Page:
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The Paliyans

“O warrior chief of the Kodai hill with white flowering jasmine hedges!
O hunter with powerful bow and ferocious fleet-footed hunting dogs with which you destroy entire herds of deer…May you live free from disease!”

– The Golden Anthology of Ancient Tamil Literature, 111
In reference to the Paliyans of the Kodai Hills in Sangam Literature.


Peter.M.Gardner, an American anthropologist, was among the first people to conduct a more objective study on the Paliyans in the 1960‟s. He classified them as “hunter-gatherers”. According to Nurit Bird – David (1992) who conducted her study in the early 1970‟s amongst the Kattunayakans ,a hunter gatherer community in the Nilgiris, most modern hunter – gatherer communities around the world engage in hunting and gathering but also combine this with other sustenance strategies like wage work, occasional cultivation, trade of Minor Forest Produce among other things. This traditional way of life can also be seen amongst the Paliyans. Gardener mentions that they hunt game like deer, wild boar, monkey, squirrel and lizards, and catch fish and crabs in the small mountain rivers, and collect honey from several bee species (Gardner 2000: 33-61; Norström 2003: 20-26).

The Paliyans bottling wild honey
The Paliyans bottling wild honey

Apart from hunting and gathering for sustenance they have also traditionally collected forest produce like honey, fruits and berries for trade… Collection of Minor Forest Produce (MFP) for personal consumption as well as to trade has always been an integral part of the hunter gatherer survival strategy.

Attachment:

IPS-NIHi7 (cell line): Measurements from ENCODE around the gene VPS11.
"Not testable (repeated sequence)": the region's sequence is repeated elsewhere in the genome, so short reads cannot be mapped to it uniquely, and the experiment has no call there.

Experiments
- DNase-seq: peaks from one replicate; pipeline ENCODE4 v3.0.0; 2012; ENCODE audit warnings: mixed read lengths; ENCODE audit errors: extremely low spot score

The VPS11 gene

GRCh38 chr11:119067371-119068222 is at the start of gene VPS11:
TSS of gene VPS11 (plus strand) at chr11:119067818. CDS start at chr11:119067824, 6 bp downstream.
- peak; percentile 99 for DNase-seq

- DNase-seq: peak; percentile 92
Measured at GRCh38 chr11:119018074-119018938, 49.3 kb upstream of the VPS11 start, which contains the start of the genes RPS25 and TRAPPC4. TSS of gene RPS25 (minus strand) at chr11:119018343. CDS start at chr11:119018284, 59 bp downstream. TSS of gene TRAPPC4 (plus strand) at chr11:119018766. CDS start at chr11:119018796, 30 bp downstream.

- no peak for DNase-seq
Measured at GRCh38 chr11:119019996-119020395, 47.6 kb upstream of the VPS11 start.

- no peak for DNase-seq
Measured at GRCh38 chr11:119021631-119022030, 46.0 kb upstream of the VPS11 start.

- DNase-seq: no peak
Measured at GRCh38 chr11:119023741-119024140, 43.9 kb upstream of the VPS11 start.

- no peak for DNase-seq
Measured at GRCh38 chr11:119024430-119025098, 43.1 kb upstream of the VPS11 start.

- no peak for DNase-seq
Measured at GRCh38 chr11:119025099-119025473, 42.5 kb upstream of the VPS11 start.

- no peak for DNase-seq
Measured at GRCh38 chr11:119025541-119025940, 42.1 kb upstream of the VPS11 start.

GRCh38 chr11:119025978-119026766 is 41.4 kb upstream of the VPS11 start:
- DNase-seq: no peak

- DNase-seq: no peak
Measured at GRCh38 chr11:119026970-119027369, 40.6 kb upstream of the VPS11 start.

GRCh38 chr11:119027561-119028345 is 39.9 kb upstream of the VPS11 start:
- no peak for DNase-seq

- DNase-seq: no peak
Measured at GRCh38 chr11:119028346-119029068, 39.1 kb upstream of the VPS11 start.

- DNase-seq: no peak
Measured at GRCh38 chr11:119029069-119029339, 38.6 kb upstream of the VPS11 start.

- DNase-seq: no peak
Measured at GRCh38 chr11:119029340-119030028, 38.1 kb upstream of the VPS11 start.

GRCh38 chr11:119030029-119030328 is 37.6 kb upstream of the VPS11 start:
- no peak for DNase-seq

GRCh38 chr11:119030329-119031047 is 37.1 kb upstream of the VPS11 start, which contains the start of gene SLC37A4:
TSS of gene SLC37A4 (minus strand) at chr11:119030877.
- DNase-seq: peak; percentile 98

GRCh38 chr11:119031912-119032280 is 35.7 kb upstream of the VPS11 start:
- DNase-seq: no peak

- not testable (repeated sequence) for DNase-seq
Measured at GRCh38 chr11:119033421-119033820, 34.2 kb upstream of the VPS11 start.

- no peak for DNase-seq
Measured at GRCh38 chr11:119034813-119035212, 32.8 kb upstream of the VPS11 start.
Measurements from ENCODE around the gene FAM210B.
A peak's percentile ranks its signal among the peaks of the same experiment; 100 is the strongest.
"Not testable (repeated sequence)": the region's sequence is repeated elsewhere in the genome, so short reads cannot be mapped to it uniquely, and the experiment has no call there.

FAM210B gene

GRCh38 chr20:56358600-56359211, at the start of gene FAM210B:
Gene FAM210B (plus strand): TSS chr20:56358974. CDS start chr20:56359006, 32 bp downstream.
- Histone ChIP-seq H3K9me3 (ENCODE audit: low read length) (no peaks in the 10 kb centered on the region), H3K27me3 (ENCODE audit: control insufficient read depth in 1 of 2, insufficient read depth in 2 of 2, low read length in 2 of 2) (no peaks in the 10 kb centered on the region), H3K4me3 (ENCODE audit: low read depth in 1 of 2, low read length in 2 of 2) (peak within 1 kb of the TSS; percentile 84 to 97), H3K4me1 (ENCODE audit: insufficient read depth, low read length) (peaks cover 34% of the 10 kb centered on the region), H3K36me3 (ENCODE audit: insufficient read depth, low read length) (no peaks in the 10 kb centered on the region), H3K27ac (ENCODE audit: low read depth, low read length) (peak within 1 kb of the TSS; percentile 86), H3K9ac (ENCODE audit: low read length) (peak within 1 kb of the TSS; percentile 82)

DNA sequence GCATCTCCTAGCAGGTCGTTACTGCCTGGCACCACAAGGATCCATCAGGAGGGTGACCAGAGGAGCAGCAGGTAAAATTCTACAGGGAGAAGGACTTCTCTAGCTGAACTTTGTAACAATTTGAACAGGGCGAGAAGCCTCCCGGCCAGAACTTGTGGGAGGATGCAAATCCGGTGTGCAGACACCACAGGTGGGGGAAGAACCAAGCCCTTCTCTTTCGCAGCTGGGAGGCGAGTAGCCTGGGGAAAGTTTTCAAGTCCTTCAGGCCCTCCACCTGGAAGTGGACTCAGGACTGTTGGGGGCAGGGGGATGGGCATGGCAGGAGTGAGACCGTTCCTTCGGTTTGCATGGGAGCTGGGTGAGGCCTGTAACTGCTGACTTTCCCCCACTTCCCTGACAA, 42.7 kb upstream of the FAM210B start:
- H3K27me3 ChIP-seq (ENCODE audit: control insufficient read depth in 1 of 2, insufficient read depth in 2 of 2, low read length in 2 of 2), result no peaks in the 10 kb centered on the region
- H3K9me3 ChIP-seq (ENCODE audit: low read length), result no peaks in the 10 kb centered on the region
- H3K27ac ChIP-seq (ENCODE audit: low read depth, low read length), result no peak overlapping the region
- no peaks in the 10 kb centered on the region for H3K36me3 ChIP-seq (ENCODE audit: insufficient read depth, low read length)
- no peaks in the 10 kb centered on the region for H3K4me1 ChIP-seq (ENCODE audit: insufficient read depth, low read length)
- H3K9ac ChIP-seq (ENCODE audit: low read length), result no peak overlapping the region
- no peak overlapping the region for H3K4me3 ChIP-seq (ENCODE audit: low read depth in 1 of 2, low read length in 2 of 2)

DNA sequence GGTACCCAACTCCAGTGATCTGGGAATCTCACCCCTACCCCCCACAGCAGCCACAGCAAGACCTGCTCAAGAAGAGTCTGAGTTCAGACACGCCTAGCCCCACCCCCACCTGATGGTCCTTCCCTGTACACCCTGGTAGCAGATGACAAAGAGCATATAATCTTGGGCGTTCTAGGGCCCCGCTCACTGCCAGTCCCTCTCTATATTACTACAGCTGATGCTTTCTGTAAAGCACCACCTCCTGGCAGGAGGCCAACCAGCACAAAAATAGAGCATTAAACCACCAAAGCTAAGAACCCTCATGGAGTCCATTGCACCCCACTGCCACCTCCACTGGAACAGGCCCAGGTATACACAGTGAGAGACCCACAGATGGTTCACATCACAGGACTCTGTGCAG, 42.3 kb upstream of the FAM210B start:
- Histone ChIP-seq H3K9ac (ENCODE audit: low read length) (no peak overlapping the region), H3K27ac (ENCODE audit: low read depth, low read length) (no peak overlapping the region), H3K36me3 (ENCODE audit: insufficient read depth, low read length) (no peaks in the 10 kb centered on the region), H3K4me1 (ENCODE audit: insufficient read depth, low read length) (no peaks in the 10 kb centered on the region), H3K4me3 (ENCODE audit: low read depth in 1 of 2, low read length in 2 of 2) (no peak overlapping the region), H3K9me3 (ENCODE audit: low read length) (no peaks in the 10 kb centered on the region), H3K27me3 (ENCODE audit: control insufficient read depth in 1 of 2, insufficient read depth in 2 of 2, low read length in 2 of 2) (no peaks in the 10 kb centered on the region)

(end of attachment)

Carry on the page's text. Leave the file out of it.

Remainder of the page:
Collecting Dammer bee honey
Collecting Dammer bee honey

During the months of May, June and July, honey collection is a huge source of income. Honey is collected from 4 species of honey bees – Apis Honey is collected from 4 species of honey bees – Apis Dorsata (Giant rock bees), Apis Cerana (Asian Honey Bees) Apis Floria (Little honey bee) and Trigonna spp (Dammer or stingless bees). Although all 4 are collected, only the first two varieties are traded. Honey is sold locally to people from other nearby villages. It is also sold in bulk to people from Madurai, Chennai and Bangalore.

They are extremely knowledgeable about the forest and skilled in collecting honey from different species of bees. The Paliyans have been able to turn this knowledge into trade opportunities with outsiders by collecting non-timber forest produce and selling it to neighbouring caste villages or markets in the nearby plains.


An excerpt from  People of the Palani Hills, written by Nishita Vasanth, edited by Nishita Vasanth and Priyashri Mani for INTACH Kodaikanal Chapter, 2016.